Martin Thielen’s contention is that the solution to bad religion — marked by anger, judgmentalism, divisiveness, etc — is not no religion, or the religion of the Nones, but instead good religion. But what is good religion? Let me say that Thielen is a master storyteller and this book is filled with gracious stories. Filled with them. I love his story of the lady who put on a small wooden cross on the stacks of things she had to do to remind how to live as a Christian.
Thielen sketches the following ten marks of good religion, that is, religion that is Christ-focused:
1. Good religion impacts the way we live. It’s got to do more than re-arrange our Sunday schedule. I have to admit that I have tired of the theologians who contend that Christianity is not about what we do but about what we believe, or the one in whom we believe, and that preaching the imperatives of the Bible is sinful — as if God didn’t know how to talk to us well or as if Jesus didn’t know how to preach or as if the apostles should have cut their letters in half. Orthodoxy without orthopraxy mocks Jesus.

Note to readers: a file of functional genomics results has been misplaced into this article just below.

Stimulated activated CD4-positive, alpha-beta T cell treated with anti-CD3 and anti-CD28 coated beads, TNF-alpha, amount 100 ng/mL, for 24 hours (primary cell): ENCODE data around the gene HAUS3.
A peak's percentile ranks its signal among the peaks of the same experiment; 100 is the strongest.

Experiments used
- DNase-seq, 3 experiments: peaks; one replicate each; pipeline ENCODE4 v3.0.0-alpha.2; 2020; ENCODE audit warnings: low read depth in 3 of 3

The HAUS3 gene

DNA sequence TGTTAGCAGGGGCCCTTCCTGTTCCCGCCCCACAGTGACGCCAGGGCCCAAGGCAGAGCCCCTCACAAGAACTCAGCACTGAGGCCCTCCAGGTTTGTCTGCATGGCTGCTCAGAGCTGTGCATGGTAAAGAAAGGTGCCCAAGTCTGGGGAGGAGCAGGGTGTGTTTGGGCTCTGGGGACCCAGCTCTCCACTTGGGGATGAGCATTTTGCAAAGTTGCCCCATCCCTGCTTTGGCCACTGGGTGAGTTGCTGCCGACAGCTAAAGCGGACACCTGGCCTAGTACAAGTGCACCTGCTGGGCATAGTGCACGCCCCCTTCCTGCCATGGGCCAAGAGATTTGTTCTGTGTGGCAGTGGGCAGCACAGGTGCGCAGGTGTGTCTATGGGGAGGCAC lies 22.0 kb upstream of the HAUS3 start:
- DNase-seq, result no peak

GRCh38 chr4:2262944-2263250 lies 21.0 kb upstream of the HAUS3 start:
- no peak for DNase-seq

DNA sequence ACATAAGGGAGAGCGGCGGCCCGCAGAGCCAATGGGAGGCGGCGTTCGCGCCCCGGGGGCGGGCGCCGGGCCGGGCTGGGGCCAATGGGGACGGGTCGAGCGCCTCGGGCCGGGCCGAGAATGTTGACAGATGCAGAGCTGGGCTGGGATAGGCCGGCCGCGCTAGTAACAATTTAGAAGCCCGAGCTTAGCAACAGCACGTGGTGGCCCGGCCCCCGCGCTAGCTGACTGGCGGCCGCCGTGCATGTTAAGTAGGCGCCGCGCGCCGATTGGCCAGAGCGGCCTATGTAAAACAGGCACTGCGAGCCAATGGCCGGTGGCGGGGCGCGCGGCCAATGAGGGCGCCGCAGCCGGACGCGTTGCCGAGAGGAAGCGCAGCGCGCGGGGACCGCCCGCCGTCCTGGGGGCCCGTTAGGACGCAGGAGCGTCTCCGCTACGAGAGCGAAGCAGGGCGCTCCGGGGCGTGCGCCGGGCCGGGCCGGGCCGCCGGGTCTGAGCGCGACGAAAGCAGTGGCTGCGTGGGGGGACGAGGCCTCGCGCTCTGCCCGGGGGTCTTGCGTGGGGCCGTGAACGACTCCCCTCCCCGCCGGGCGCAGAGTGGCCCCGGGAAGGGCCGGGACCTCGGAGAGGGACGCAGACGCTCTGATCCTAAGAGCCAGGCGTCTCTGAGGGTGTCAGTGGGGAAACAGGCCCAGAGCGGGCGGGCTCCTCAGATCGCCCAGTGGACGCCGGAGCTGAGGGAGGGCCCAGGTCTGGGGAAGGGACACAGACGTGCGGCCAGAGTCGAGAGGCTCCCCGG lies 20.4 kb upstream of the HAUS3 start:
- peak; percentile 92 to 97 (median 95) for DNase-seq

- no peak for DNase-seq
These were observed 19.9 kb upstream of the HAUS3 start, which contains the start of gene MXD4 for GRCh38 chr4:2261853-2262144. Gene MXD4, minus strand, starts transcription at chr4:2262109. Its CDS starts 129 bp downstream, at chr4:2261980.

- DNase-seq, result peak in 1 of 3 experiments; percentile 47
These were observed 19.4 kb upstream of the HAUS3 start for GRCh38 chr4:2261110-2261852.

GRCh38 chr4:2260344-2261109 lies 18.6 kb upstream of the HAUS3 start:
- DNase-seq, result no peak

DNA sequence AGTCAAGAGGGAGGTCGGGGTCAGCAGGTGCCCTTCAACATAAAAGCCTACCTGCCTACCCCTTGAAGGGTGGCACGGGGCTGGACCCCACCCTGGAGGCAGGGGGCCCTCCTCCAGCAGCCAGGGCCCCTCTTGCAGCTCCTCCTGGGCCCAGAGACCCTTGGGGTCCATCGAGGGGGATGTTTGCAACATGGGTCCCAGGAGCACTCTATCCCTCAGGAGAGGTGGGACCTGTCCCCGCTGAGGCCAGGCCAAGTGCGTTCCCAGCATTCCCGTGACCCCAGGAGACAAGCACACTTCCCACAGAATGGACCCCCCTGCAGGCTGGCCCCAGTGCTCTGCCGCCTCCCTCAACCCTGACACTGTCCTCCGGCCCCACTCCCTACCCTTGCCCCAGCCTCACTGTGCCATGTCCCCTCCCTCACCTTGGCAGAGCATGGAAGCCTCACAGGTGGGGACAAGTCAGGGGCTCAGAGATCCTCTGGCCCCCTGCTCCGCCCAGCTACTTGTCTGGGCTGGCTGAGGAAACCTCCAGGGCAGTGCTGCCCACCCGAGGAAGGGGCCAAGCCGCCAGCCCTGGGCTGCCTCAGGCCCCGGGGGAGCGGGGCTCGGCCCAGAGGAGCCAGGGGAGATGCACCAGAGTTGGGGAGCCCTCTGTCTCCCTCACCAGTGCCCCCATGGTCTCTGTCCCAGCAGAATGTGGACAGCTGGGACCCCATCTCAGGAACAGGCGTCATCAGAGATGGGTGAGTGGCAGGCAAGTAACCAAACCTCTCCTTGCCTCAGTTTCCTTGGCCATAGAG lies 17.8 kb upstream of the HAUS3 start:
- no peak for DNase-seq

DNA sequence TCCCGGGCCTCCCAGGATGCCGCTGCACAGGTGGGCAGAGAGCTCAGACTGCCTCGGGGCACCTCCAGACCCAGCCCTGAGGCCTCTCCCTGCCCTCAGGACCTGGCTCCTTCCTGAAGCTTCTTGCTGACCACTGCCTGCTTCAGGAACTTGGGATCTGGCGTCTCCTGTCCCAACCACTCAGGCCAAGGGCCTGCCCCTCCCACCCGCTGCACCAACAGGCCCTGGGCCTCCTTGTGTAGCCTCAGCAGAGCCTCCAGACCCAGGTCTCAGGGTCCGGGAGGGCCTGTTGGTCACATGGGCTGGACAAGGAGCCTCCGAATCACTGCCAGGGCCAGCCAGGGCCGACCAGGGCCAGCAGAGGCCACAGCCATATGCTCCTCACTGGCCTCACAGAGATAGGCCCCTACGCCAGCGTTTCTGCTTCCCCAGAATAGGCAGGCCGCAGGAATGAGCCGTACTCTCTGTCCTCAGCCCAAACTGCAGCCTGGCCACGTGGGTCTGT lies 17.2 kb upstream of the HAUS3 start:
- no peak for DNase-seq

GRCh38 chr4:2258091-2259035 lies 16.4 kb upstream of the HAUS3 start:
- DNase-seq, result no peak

2. Good religion prioritizes love. What’s the point? The Jesus Creed!
3. Good religion engages in service.
4. Good religion provides a prophetic voice. Mandela, Tutu, consumerism, environmental irresponsibility — and Thielen provides a brief sketch of a theology of the environment (pp. 90-93).
5. Good religion builds community.
6. Good religion is hope filled.
7. Good religion keeps an open mind.
8. Good religion practices forgiveness: it’s hard work, takes time, does not condone bad behavior, does not always lead to reconciliation, and is for our benefit.
9. Good religion promotes gratitude.
10. Good religion practices evangelism: lifestyle, relational, invitational.